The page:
14 years on, man fights hisselection to state civil services
The Supreme Court has slammed the Rajasthan government for failing to assist the court in a case where a visually challenged man is fighting the system for the past 14 years. Bhadra Sinha reports.delhi Updated: Aug 26, 2013 02:02 IST
The Supreme Court has slammed the Rajasthan government for failing to assist the court in a case where a visually challenged man is fighting the system for the past 14 years.
Bhubaneswar Singh had cleared state public service commission exam but failed to land a job. He then moved the top court in 2011 after the Rajasthan High Court declined to entertain his plea claiming he couldn't get appointed due to administrative failure.
Singh has contended that despite 3% reservation for handicapped persons, the government failed to specify a separate cut-off marks for the handicapped and expected the candidates secure points declared for the general category. The Rajasthan government has remained unrepresented before the SC for these two years.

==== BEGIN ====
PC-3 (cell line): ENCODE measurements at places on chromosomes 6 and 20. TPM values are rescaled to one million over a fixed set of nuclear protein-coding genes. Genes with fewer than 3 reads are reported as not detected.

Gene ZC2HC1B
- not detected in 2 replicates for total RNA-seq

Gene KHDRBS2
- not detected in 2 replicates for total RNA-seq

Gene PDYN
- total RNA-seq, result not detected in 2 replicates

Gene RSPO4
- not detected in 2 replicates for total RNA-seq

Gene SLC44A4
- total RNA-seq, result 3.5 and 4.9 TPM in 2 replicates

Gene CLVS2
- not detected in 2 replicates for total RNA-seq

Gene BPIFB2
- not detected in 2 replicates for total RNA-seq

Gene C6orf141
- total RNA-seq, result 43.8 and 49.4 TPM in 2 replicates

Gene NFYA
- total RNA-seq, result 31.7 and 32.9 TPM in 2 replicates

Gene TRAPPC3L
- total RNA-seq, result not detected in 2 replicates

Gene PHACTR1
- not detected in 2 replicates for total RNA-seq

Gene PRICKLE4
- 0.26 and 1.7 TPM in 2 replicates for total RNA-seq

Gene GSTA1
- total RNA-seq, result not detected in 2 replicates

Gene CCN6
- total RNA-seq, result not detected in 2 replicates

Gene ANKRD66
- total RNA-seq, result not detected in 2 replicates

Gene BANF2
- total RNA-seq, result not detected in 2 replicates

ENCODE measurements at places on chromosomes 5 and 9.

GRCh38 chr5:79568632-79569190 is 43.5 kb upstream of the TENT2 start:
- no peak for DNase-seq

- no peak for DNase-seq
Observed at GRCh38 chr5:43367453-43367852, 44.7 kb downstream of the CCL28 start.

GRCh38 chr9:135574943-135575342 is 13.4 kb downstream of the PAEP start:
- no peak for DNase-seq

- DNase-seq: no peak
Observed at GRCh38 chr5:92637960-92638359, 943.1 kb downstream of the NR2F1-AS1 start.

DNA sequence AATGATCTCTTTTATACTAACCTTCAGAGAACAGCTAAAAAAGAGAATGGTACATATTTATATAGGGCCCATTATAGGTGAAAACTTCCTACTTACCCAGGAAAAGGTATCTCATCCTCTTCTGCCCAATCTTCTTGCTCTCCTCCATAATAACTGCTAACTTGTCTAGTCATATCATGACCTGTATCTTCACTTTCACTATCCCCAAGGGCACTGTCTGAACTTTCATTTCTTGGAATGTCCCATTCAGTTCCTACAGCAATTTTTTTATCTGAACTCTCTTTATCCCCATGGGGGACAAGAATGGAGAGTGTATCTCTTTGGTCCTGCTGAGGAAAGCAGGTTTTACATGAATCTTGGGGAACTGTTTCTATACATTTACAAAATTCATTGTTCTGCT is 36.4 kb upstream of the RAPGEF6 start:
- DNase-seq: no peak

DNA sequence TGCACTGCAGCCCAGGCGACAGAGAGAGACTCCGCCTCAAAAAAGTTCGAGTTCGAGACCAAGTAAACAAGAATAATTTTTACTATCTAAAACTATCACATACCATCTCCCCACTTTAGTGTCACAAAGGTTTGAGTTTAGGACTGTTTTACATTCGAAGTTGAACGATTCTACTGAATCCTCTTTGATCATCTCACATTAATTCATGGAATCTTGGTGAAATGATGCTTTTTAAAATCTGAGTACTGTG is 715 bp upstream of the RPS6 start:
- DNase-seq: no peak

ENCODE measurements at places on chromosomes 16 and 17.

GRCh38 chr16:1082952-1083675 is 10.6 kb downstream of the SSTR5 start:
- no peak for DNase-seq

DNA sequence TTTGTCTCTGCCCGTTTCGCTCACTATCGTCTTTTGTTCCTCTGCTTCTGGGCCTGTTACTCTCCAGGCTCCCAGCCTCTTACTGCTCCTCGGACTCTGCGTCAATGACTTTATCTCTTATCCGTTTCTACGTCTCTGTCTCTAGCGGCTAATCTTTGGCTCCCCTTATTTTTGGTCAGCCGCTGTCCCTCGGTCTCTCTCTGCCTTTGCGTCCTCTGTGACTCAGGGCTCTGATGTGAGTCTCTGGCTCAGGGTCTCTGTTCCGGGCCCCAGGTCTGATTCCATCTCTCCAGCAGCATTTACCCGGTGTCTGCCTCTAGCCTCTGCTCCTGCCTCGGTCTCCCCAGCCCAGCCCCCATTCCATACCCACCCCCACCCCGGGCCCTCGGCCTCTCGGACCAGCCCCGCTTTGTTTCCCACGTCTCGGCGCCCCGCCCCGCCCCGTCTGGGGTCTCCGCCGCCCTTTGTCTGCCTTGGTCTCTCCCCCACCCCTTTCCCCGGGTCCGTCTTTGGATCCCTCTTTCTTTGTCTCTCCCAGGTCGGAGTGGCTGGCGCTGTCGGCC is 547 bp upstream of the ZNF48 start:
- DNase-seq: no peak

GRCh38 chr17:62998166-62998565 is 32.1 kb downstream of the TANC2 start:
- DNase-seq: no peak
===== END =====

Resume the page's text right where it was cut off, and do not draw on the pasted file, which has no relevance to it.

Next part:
But, pursuant to a final warning on August 13 the state law secretary on Thursday appeared before a bench headed by Justice GS Singhvi, which was highly critical of the state's apathy.
The bench sought an explanation for the state and directed the law secretary to file an affidavit giving reasons to deny a post in the state services to Singh under the handicapped category. The court posted the matter for further hearing to August 26.
According to Singh's counsel Aysweria Bhatti, her client had taken the state services exam in 1999 and cleared the mains in 2000 with 599 marks. The general category marks were fixed at 680. Despite a reservation of 15 seats for the handicapped, Singh did not get a call.
"There were 15 seats for the handicapped of which five seats were for the blind. He was told he did not qualify under the general category," Bhatti said.
Challenging the HC decision, Singh has contended that candidates in physically handicapped category did not have a real chance of selection until lower cut off marks were prescribed for them.